I have a vehicle that is not currently running from which I am pulling the engine. To do so, I need to remove the A/C compressor and condensor, but it is currently charged.

I have borrowed an A/C manifold gauge set and an A/C vacuum pump from AutoZone. I thought I could use this not just to put a vacuum on the system later when I swap to a different vehicle, but to evacuate the R134a refrigerant currently in the system. However, the instructions for the vacuum pump say not to run it on a pressurized system.

So what do I do? I can't take the car to a mechanic to have them properly pull out the refrigerant to a recovery system because the car is not mobile. I know you're not supposed to just dump R134a to atmosphere (though it's not as bad as R12).

Can I run the vacuum pump on the system anyway? Is that effectively the same as dumping it to atmosphere? Where do I go from here?


2 Answers 2


I don't need your end goal here, but in almost every vehicle I have worked on I have never had to remove the A/C compressor with the engine. They are designed to be disconnected from the engine and put to the side so you don't have to discharge the refrigerant from it.

If you absolutely believe you need to remove or discharge the system, take it to a shop which can draw out the r134a from the system in an environmentally safe way. You should be able to work out some kind of deal with them to bring the vehicle back to them for recharge after it's done. Remember, though, you will have to replace the dryer when you put it back together, as well as recharge the r134a.

Using the vacuum pump to remove the r134a will do the same thing as just dumping it directly into the atmosphere. If you cannot move the vehicle and only want to dump it, you really need to be careful of the r134a freeze burning you as it decompressed out of the system. Obviously, I don't recommend this approach if at all possible.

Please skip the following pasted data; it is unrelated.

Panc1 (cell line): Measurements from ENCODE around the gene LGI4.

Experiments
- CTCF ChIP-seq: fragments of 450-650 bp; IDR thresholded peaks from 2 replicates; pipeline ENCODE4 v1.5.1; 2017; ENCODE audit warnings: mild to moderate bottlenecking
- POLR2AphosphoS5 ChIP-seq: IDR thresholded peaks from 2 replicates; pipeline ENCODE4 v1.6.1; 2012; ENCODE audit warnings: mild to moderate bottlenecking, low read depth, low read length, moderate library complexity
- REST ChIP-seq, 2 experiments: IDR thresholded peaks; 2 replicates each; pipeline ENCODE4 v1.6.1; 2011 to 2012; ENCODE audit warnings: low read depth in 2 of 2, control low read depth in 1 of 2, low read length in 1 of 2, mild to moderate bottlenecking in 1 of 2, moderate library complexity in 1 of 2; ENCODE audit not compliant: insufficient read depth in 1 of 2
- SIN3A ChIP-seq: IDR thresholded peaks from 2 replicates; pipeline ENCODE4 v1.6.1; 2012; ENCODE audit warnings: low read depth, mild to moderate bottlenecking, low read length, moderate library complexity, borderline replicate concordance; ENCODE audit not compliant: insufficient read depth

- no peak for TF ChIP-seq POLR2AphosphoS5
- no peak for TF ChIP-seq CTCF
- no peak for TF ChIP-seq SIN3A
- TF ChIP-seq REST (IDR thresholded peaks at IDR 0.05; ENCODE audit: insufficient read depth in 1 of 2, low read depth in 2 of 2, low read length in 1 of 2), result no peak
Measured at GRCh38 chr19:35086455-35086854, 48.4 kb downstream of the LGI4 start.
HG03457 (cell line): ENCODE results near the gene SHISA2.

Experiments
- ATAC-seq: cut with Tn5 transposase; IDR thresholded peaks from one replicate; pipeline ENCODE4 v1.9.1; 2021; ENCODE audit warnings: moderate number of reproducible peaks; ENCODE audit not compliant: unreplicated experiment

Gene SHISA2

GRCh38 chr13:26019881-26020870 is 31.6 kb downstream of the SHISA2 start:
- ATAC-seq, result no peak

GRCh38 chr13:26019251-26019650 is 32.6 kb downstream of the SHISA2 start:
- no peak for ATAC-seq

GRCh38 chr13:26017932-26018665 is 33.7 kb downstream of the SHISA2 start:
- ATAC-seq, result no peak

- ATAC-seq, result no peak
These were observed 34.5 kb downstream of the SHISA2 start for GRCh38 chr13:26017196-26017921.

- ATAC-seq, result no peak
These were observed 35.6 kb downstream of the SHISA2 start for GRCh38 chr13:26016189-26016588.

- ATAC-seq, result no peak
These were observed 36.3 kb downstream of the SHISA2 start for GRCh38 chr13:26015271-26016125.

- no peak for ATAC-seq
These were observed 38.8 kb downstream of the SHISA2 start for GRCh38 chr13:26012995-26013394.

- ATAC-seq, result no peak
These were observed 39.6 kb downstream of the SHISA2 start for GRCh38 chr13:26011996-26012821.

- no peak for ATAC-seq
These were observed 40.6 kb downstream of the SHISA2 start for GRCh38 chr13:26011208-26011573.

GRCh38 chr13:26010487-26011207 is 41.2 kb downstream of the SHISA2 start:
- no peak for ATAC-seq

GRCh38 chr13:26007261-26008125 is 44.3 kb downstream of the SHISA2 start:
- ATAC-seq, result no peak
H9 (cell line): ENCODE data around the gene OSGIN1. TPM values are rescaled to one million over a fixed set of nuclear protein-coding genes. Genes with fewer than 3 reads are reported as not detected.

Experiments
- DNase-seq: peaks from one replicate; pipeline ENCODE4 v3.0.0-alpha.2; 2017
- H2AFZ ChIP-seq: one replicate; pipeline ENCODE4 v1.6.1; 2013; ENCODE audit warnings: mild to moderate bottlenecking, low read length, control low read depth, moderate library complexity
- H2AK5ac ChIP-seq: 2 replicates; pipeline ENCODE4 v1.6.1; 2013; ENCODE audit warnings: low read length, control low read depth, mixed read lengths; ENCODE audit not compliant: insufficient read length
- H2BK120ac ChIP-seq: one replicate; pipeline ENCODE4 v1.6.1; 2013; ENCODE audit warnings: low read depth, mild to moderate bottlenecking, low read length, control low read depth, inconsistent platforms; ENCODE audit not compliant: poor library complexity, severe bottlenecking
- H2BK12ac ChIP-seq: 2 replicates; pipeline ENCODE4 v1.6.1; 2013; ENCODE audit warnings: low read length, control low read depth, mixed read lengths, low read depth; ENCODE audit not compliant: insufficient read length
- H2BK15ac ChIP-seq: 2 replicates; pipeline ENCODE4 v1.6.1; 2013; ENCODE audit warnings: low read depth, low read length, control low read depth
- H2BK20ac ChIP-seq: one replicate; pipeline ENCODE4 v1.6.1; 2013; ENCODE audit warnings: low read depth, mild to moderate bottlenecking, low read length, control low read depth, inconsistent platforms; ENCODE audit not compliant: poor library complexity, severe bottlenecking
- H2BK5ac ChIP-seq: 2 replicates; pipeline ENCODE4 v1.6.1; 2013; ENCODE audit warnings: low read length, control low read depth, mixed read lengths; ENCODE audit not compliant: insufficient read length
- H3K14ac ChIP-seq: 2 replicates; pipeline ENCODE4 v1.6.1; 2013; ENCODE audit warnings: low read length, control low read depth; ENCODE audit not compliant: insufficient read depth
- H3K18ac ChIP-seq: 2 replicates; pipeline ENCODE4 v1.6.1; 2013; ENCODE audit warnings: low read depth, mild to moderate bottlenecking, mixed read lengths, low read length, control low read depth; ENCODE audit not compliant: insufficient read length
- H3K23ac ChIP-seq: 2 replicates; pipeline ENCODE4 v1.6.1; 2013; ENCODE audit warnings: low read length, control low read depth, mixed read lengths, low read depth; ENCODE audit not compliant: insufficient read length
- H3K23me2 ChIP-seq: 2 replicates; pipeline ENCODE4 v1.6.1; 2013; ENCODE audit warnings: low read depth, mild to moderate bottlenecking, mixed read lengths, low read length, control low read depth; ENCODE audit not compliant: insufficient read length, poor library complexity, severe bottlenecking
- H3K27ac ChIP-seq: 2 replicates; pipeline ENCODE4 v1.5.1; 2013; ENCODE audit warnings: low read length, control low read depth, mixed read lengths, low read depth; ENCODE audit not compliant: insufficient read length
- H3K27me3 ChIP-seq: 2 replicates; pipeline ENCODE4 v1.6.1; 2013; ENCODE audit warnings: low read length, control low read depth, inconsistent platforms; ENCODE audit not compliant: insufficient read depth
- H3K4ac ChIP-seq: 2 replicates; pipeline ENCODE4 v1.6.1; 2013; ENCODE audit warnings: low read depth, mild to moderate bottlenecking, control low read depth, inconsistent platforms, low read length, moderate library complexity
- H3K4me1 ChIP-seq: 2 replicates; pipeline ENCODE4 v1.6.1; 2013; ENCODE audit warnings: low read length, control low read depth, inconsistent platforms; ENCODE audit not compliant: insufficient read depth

There's absolutely no need to use a vacuum pump to remove the refrigerant. It's really easy to remove the refrigerant by condensing it out.

If you're a shade tree mechanic, this is what has worked for me to recover and store R134a:

  1. Get a refrigerant recovery tank with 1/4" fittings.

    You could adapt an empty propane tank by using up all the propane, venting the remainder to atmosphere, removing the original valve, purging with water, then screwing in adapters, a valve, and a 1/4" fitting. Propane tanks are rated at 375PSI, while R134a at 100F is ~150PSI so as long as you don't let the tank get too hot, you won't overload it.

  2. Get an automotive HVAC gauge/manifold with high/low/vacuum valves, hoses and high/low side R134a couplers.

  3. Get an automotive vacuum pump (two-stage).

  4. Attach the low side blue hose and coupler to the manifold, as well as the yellow service hose to the tank, and black vacuum hose to the pump. Open the tank valve.

  5. Open the VACuum and LOW valves. Close the LOW R134a coupler. Evacuate the system - i.e. tank and three hoses. When done, close the VAC valve, disconnect the pump and black hose from the manifold. At this point the tank, the manifold, the yellow service and blue low side hoses are evacuated.

  6. Locate a chest freezer near to the car (e.g. in the garage). Put the tank inside the chest freezer. Let it freeze overnight.

  7. Ensure the car has cooled down overnight. Do not turn the car on.

  8. Close the LOW valve. Attach the LOW-side coupler to the car. Open the coupler. Slowly open the LOW valve - ensure that the pressure doesn't exceed the expected R134a pressure at ambient temperature (150psi at most). This drains the refrigerant into the tank via the low-side port. The refrigerant will be condensing in the tank. At 0F (typical freezer temperature), the remaining pressure will be around 6PSI.

  9. Put the tank in a plastic bucket, fill with dry ice. Put back into the freezer as this slows down the sublimation. You've now lowered the tank's vapor phase pressure to well below 22"Hg.

    When done, assuming that there was no air in the car's system, the pressure should be still below zero as almost all of the refrigerant vapor will be condensed in the tank, with very little left. You should strive for vapor pressure of 20"Hg vacuum or less.

  10. Close all valves, including tank valve. You're done removing R134a from the system.

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